Speaking of taking things away, Deny Them Something They Want is the move used for keeping an asset out of the Crew’s hands. It’s also very handy for ending a scene that’s gone on for just a little too long. This can be for anything from a thief getting away during a chase to a computer locking the crew out.

Keep in mind that Hard Moves can be used for more narrative damage as well. Complicate Things, Bigtime is the natural progression for the Soft Move Complicate Things, but here you introduce a big burning crisis. Make Something Horrible Happen is exactly what it says on the tin and is great for end-of-session cliffhangers. Turn Their Move Against Them is handy for when the MC is feeling creative.

Finally, Force Them To Choose is the devious option of making the Crew choose their own consequences. This is great for having a PC choose between two Hard Moves, like choosing between burning a tag or taking a status. It’s also fantastic for invoking themebook Mysteries and Identities, as it forces the character to choose who they want to be. Using this Hard Move enough can end with characters losing themes and becoming completely different people based on their choices.


There’s one more kind of MC Move, and that is the Intrusion. As the name suggests, these moves can be used at any point of the game. Many of the Intrusions listed in the MC Toolkit are about working with your players, such as asking for more details or telling a player what move their action triggers. These Intrusions help guide the referee side of being an MC and help remind MC’s to keep the rules clear for themselves and their players.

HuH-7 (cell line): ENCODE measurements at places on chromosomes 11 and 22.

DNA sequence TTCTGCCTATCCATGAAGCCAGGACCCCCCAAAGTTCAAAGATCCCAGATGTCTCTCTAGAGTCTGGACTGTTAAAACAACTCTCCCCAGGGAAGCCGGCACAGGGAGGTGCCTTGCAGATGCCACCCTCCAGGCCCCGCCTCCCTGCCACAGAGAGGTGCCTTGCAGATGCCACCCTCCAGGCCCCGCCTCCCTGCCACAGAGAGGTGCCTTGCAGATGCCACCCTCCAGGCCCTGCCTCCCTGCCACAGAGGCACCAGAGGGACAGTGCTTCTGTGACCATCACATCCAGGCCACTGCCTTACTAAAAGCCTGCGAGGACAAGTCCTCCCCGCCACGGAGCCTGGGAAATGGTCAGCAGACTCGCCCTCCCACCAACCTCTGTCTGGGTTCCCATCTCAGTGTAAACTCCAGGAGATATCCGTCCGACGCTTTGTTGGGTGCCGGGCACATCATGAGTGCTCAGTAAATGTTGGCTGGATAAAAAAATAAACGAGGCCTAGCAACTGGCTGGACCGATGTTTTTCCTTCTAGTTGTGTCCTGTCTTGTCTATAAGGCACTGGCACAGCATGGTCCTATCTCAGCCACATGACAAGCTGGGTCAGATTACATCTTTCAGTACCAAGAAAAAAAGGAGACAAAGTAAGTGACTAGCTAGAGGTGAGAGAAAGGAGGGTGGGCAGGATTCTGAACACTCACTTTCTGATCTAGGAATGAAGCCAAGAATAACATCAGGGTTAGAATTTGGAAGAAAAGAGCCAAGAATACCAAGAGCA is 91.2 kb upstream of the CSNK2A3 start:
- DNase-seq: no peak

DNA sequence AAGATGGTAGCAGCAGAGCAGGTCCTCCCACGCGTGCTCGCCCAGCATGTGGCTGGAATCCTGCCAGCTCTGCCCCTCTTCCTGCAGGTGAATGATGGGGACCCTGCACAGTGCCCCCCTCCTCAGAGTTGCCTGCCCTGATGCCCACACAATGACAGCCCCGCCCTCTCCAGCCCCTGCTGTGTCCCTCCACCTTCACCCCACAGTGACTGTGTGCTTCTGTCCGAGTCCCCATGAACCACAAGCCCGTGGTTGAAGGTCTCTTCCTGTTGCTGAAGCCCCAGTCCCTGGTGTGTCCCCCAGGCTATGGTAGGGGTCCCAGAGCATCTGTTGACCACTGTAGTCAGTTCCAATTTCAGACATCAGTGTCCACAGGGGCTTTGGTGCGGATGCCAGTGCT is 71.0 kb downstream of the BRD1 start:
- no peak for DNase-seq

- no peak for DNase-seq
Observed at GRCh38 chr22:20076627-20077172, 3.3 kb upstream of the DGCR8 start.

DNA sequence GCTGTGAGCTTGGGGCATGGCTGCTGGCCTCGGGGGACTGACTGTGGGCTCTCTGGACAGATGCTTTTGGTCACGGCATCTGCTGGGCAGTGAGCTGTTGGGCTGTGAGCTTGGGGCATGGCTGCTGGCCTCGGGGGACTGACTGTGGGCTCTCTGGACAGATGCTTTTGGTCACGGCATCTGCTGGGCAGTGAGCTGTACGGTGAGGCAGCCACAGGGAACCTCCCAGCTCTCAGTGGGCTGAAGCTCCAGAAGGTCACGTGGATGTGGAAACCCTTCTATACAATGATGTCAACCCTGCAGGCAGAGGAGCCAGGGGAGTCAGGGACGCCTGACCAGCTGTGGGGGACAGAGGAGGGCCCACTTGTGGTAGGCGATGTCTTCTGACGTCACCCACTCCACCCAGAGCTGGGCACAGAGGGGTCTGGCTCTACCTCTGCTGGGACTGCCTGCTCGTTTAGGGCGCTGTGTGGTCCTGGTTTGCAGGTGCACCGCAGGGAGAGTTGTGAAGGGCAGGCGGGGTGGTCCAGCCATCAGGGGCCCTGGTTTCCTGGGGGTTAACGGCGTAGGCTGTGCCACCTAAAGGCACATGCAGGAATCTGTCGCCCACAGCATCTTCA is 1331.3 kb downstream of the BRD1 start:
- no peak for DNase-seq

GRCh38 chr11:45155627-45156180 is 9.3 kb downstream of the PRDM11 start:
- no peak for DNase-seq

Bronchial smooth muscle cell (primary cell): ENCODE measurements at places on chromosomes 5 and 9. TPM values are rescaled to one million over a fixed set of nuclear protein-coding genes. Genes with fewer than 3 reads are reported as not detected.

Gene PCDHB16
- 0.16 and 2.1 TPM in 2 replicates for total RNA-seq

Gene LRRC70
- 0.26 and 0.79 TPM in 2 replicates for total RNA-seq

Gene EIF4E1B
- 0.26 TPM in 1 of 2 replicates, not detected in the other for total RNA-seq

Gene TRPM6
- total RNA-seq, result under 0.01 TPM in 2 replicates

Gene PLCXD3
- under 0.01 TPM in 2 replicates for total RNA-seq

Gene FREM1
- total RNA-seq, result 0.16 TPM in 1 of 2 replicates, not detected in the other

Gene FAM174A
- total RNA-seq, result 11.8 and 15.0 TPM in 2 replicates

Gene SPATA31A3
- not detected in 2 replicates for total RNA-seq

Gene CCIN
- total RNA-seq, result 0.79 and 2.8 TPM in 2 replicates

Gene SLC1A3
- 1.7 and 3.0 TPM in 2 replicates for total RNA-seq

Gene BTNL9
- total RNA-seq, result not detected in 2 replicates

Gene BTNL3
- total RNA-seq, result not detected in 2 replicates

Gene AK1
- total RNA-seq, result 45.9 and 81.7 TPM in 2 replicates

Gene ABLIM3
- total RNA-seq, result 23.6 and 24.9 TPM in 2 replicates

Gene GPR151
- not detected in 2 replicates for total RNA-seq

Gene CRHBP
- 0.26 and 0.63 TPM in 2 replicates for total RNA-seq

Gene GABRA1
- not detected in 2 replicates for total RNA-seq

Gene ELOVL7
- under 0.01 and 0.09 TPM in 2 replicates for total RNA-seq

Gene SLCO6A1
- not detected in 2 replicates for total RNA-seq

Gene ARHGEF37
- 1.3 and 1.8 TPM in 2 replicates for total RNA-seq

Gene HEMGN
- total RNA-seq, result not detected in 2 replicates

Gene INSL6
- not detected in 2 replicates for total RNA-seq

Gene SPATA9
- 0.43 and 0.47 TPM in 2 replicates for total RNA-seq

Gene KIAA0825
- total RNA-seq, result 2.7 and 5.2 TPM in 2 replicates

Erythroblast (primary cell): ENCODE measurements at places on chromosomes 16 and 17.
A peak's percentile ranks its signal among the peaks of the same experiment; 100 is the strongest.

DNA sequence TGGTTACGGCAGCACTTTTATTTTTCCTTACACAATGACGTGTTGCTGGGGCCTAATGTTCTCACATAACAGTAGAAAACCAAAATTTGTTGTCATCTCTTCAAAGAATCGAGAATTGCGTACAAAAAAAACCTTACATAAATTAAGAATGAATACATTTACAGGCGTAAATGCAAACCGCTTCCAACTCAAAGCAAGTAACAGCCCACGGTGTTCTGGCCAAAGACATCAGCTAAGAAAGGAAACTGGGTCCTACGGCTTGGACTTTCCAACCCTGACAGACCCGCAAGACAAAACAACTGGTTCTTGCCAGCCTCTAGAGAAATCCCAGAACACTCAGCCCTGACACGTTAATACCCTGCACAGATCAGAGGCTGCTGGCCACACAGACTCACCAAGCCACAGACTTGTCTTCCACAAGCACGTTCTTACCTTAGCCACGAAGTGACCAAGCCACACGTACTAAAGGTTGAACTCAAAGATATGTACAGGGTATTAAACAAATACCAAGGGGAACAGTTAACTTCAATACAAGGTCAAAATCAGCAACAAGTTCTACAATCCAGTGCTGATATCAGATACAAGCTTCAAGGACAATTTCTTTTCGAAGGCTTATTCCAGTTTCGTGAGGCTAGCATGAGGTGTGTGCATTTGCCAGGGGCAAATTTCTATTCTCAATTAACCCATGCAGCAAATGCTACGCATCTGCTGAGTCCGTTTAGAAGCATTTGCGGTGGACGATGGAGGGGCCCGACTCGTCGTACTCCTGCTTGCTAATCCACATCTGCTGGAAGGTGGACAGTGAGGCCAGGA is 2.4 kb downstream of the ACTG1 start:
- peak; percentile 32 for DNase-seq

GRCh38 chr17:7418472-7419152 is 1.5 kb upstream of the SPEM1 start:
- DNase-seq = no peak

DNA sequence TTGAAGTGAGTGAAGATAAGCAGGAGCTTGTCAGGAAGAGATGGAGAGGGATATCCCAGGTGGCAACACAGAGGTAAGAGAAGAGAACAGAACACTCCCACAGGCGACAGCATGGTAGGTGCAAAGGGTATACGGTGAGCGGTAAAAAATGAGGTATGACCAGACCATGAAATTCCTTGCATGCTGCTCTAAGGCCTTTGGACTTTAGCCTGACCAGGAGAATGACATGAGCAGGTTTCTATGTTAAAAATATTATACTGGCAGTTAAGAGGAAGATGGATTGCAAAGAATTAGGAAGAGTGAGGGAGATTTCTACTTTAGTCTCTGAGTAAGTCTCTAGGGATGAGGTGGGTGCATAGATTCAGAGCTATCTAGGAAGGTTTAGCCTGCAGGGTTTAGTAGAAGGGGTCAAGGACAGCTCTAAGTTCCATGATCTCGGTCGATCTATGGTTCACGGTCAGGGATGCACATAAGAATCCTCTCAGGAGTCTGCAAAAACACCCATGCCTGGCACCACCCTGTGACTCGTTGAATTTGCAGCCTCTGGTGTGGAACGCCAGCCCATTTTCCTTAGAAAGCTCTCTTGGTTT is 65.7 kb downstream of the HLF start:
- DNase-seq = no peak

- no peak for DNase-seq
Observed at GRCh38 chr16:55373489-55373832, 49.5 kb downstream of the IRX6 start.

Some Player Moves ask for MC Intrusions. The combat moves Hit With All You’ve Got and Go Toe to Toe include Dangers counterattacking as a possible Intrusion. Mixed successes in Investigate, Take the Risk, and Sneak Around can also call up Intrusions as complications.

There are also custom moves and Danger abilities that can call for Intrusions. These abilities usually state what the trigger is, but they can activate at any point, no matter whose turn it is. Some trigger automatically at the start of a scene, like the Necromancer ability to summon a mob of zombies. Others trigger automatically when the PC’s attack, like a legendary weapon that instinctively defends its wielder.


The MC Moves not only specify what an MC can do during a game. They also help to bring new MC’s into the rhythm of the system’s mechanics. Even if you forget the name of an MC Move or trip over a ruling during a session, you’ll be fine as long as you remember to set up what’s coming and let your crew react when it arrives. No matter how cinematic you try to make your case, City of Mist is still a game, which means when things start blowing up, everyone should be a part of the fireworks.

For easy reference, you can find these moves laid out with more helpful tips in the Yellow Pages Quick Reference Sheets. These are available inside the MC Toolkit as well as on DriveThruRPG as a free download. Be sure to check out the City of Mist website at for even more free downloads, such as the Case Concept Generator we showed off last week.

What else would you like to know about MC’ing? Ask us about it in the comments, on social media, or on the City of Mist Discord. Until then, have fun!